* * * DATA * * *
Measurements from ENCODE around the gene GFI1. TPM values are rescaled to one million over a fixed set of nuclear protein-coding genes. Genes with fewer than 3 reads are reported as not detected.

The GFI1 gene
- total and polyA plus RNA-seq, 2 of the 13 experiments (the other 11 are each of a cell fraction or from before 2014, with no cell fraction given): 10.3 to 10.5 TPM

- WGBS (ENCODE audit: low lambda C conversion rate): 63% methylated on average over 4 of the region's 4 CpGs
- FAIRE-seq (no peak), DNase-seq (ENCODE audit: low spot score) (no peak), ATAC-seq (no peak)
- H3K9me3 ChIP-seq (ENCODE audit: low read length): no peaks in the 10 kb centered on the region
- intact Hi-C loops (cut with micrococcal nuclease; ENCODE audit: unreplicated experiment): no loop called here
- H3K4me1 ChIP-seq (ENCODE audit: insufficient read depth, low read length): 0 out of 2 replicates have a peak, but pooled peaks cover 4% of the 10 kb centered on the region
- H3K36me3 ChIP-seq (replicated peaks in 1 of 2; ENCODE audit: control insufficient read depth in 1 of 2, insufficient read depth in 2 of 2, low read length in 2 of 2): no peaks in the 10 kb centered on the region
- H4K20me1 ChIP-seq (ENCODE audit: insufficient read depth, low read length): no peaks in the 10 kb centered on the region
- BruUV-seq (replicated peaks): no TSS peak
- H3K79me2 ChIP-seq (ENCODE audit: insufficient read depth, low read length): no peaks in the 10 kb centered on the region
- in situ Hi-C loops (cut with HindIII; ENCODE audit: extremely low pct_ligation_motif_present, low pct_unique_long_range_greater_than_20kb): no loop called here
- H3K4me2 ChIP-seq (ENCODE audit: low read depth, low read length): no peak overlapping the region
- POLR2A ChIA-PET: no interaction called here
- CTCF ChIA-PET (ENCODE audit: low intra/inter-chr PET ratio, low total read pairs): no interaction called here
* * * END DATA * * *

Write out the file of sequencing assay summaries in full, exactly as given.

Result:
Measurements from ENCODE around the gene GFI1. TPM values are rescaled to one million over a fixed set of nuclear protein-coding genes. Genes with fewer than 3 reads are reported as not detected.

The GFI1 gene
- total and polyA plus RNA-seq, 2 of the 13 experiments (the other 11 are each of a cell fraction or from before 2014, with no cell fraction given): 10.3 to 10.5 TPM

- WGBS (ENCODE audit: low lambda C conversion rate): 63% methylated on average over 4 of the region's 4 CpGs
- FAIRE-seq (no peak), DNase-seq (ENCODE audit: low spot score) (no peak), ATAC-seq (no peak)
- H3K9me3 ChIP-seq (ENCODE audit: low read length): no peaks in the 10 kb centered on the region
- intact Hi-C loops (cut with micrococcal nuclease; ENCODE audit: unreplicated experiment): no loop called here
- H3K4me1 ChIP-seq (ENCODE audit: insufficient read depth, low read length): 0 out of 2 replicates have a peak, but pooled peaks cover 4% of the 10 kb centered on the region
- H3K36me3 ChIP-seq (replicated peaks in 1 of 2; ENCODE audit: control insufficient read depth in 1 of 2, insufficient read depth in 2 of 2, low read length in 2 of 2): no peaks in the 10 kb centered on the region
- H4K20me1 ChIP-seq (ENCODE audit: insufficient read depth, low read length): no peaks in the 10 kb centered on the region
- BruUV-seq (replicated peaks): no TSS peak
- H3K79me2 ChIP-seq (ENCODE audit: insufficient read depth, low read length): no peaks in the 10 kb centered on the region
- in situ Hi-C loops (cut with HindIII; ENCODE audit: extremely low pct_ligation_motif_present, low pct_unique_long_range_greater_than_20kb): no loop called here
- H3K4me2 ChIP-seq (ENCODE audit: low read depth, low read length): no peak overlapping the region
- POLR2A ChIA-PET: no interaction called here
- CTCF ChIA-PET (ENCODE audit: low intra/inter-chr PET ratio, low total read pairs): no interaction called here